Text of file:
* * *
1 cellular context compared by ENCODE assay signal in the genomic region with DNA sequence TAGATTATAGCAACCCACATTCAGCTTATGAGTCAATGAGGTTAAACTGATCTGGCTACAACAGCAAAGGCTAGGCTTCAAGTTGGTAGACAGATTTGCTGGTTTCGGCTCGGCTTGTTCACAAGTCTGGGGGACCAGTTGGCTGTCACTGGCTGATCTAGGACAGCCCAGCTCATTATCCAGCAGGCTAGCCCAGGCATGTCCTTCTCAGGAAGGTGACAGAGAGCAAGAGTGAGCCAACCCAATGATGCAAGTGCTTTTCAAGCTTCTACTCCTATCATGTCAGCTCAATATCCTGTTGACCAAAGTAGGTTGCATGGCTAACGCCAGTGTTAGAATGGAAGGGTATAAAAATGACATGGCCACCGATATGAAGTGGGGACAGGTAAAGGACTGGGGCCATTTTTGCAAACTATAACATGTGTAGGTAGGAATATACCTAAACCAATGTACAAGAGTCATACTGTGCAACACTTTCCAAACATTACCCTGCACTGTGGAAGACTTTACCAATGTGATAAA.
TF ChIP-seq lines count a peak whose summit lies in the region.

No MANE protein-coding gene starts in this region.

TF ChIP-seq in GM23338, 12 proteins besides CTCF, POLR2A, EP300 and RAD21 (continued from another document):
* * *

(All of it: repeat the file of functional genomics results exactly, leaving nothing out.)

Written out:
1 cellular context compared by ENCODE assay signal in the genomic region with DNA sequence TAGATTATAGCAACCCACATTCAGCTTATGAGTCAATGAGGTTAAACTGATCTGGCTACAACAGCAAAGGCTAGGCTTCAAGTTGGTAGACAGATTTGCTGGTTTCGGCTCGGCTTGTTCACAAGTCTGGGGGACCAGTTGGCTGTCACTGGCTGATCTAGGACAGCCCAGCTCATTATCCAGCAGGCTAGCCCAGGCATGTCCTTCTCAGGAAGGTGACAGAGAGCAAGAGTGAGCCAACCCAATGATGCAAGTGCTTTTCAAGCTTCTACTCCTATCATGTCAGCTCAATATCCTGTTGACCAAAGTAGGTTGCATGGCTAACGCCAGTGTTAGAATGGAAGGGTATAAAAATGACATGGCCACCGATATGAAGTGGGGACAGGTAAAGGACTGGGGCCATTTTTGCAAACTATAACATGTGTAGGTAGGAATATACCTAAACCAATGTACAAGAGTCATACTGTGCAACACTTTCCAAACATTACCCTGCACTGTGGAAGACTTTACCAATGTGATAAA.
TF ChIP-seq lines count a peak whose summit lies in the region.

No MANE protein-coding gene starts in this region.

TF ChIP-seq in GM23338, 12 proteins besides CTCF, POLR2A, EP300 and RAD21 (continued from another document):